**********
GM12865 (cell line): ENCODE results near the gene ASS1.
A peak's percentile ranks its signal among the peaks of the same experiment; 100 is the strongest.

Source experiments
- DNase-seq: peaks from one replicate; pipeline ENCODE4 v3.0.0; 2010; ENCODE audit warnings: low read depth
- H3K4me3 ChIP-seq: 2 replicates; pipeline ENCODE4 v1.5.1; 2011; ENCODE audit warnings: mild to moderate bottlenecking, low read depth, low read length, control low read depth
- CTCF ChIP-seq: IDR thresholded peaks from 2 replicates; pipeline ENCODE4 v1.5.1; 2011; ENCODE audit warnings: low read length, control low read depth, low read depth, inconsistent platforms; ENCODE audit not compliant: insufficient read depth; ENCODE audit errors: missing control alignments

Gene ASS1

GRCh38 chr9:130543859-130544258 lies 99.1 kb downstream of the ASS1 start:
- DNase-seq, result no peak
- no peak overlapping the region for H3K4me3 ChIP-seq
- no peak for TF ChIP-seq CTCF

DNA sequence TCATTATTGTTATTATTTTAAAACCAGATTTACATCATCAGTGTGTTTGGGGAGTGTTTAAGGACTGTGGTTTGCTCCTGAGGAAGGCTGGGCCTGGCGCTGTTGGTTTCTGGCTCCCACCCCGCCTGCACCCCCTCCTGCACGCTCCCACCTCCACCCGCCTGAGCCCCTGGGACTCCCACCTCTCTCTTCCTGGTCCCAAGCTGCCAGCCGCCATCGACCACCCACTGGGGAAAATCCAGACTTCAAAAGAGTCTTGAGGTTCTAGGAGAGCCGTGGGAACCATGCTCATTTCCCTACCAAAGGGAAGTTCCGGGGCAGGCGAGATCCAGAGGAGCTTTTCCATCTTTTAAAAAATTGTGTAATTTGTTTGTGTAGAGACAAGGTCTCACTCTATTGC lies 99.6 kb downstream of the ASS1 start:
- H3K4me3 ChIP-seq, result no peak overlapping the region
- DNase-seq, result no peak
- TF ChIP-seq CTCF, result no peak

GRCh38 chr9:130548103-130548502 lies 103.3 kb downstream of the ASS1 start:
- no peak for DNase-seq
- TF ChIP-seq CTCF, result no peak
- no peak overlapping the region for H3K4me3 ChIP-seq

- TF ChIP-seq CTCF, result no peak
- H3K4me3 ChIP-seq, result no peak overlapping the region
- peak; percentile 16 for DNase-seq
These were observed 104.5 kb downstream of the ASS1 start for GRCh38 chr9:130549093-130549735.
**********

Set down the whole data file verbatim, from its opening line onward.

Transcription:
GM12865 (cell line): ENCODE results near the gene ASS1.
A peak's percentile ranks its signal among the peaks of the same experiment; 100 is the strongest.

Source experiments
- DNase-seq: peaks from one replicate; pipeline ENCODE4 v3.0.0; 2010; ENCODE audit warnings: low read depth
- H3K4me3 ChIP-seq: 2 replicates; pipeline ENCODE4 v1.5.1; 2011; ENCODE audit warnings: mild to moderate bottlenecking, low read depth, low read length, control low read depth
- CTCF ChIP-seq: IDR thresholded peaks from 2 replicates; pipeline ENCODE4 v1.5.1; 2011; ENCODE audit warnings: low read length, control low read depth, low read depth, inconsistent platforms; ENCODE audit not compliant: insufficient read depth; ENCODE audit errors: missing control alignments

Gene ASS1

GRCh38 chr9:130543859-130544258 lies 99.1 kb downstream of the ASS1 start:
- DNase-seq, result no peak
- no peak overlapping the region for H3K4me3 ChIP-seq
- no peak for TF ChIP-seq CTCF

DNA sequence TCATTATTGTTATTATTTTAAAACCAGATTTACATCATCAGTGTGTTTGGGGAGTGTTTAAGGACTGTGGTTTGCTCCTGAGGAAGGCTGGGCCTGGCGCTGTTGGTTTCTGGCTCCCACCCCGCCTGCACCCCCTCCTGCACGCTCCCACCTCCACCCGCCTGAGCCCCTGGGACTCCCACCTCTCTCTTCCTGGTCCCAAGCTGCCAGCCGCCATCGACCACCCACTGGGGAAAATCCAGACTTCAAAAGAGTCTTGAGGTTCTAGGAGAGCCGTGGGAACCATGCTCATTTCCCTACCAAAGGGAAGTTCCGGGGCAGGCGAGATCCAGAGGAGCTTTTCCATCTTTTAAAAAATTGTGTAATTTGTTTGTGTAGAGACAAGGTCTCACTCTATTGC lies 99.6 kb downstream of the ASS1 start:
- H3K4me3 ChIP-seq, result no peak overlapping the region
- DNase-seq, result no peak
- TF ChIP-seq CTCF, result no peak

GRCh38 chr9:130548103-130548502 lies 103.3 kb downstream of the ASS1 start:
- no peak for DNase-seq
- TF ChIP-seq CTCF, result no peak
- no peak overlapping the region for H3K4me3 ChIP-seq

- TF ChIP-seq CTCF, result no peak
- H3K4me3 ChIP-seq, result no peak overlapping the region
- peak; percentile 16 for DNase-seq
These were observed 104.5 kb downstream of the ASS1 start for GRCh38 chr9:130549093-130549735.